I camped in site 19 which is only .5 miles from the parking lot. Flat road and wooden boardwalk sounds good until you get to the trail that leads from the boardwalk up a hill to the campsite. According to my GPS this is 138 feet of elevation. And remember what I said about the large rocks and exposed roots? This trail doesn't disappoint. Let's put it this way, you will not feel guilty for playing hooky from the gym during your stay here. This site is also not level. It has a pitch of about 5 degrees which doesn't sound like much until you attempt to balance your cookpot on your backpacking stove. There also isn't a bear box which I am told the other campsites do have. My guess is that nobody wanted to carry one up that hill.  You do get a field latrine and decent view of the sky. There is a rocky outcrop in the middle of the site that is a perfect platform to lay down on and stargaze. There is a couple of bushcraft style benches and a stool near the fire ring. Good luck finding dry deadfall for firewood around the campsite. If you want a fire you are going to have to bring your own up the hill.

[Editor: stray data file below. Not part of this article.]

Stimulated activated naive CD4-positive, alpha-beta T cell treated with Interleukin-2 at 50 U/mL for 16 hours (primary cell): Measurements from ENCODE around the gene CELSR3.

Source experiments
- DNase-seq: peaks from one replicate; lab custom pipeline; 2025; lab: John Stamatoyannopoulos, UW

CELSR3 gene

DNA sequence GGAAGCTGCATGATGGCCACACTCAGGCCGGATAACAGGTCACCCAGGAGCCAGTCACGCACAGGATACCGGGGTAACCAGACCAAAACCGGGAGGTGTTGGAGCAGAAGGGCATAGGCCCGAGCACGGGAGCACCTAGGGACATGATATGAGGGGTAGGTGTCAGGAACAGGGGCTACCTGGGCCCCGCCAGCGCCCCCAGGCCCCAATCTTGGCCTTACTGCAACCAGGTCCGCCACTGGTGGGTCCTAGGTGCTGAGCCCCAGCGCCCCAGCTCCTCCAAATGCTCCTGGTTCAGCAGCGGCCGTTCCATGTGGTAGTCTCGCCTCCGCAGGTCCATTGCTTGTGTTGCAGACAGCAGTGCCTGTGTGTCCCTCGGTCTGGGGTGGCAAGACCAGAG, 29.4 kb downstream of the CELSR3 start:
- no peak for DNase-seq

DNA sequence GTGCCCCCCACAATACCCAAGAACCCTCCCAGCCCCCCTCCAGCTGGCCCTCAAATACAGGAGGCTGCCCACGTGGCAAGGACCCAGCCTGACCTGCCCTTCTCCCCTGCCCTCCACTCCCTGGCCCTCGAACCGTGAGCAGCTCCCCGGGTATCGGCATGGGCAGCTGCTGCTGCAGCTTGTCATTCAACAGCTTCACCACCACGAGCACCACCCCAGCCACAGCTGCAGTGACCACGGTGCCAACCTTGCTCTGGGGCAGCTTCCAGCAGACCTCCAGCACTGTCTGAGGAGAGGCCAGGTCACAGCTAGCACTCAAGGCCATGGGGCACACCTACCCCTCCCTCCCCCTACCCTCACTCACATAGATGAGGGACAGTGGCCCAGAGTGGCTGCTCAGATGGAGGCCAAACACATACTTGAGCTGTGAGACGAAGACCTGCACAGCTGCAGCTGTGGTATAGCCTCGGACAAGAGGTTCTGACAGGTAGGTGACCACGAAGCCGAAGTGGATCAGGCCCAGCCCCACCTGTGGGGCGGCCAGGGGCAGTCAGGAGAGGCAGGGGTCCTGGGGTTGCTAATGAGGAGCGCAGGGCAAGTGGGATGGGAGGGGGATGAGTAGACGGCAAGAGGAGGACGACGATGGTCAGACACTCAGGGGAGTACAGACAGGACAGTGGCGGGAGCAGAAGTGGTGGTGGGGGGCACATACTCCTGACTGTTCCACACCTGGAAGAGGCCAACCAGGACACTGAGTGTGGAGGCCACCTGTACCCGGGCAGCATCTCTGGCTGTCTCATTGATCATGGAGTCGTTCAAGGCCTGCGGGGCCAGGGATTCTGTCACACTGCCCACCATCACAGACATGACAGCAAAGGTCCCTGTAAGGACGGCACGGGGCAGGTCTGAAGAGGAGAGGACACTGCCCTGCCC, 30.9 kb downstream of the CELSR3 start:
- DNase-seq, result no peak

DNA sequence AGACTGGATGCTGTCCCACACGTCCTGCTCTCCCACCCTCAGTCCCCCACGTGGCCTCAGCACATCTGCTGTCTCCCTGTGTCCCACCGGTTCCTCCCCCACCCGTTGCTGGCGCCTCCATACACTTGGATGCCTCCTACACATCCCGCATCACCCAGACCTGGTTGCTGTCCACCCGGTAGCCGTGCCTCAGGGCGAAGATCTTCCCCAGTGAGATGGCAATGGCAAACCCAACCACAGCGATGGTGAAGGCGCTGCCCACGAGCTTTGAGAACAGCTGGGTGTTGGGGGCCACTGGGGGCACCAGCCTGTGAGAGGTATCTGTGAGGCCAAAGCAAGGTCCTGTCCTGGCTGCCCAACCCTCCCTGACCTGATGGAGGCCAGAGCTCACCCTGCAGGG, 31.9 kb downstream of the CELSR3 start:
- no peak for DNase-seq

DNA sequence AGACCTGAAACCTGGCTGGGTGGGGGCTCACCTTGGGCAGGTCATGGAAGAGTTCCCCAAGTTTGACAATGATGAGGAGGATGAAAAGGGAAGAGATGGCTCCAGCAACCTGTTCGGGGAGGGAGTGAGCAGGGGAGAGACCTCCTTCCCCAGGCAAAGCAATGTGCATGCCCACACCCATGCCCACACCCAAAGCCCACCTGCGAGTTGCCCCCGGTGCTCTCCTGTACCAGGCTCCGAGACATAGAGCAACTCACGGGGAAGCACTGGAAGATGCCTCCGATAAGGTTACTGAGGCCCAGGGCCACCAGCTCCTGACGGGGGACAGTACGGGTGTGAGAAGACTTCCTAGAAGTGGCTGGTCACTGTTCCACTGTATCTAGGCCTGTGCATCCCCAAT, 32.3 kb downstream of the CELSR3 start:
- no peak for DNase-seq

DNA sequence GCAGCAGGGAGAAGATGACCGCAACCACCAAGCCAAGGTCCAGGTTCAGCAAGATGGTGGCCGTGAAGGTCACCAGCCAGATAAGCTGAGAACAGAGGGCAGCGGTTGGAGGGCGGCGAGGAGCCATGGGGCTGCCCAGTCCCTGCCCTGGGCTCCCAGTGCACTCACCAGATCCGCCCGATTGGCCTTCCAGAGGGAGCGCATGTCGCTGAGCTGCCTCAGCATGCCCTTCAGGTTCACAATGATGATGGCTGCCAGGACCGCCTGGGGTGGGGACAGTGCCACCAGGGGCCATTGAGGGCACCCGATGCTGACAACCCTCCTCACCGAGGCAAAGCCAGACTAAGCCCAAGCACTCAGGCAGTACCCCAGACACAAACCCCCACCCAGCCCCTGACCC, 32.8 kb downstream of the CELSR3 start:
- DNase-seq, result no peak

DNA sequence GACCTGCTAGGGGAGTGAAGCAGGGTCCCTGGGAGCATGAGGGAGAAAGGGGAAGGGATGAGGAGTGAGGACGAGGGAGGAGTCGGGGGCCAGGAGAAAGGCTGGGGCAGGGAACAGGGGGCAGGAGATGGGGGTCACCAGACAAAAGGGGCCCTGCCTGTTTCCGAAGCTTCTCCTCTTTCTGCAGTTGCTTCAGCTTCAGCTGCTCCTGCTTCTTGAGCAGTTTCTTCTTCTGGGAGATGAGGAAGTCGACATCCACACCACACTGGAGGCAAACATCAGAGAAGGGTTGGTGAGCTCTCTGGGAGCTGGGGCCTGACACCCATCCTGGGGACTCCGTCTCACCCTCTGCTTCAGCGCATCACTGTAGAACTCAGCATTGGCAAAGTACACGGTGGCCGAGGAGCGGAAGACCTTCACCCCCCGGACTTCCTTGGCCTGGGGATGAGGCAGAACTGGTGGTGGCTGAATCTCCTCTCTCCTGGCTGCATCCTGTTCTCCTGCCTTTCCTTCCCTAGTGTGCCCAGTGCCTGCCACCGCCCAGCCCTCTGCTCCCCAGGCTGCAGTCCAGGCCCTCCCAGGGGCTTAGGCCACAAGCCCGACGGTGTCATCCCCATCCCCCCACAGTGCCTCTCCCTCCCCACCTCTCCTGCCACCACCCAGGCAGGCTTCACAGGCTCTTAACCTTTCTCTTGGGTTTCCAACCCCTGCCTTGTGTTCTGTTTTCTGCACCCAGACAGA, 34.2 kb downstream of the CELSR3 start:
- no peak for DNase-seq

I decided to take a look at the neighboring campsite 18 thinking that this must be a cakewalk compared to 19.  It wasn't on a hill but the trail resembled something like what Indiana Jones had to contend with getting into the Temple of Doom. I didn't even get all the way to it. Although I didn't come across any signs that said, "I'd Turn Back If I were You" - I turned back partially because I already had a long hike planned for that morning, and this isn't the trail I wanted to have to run down while being chased by a huge boulder.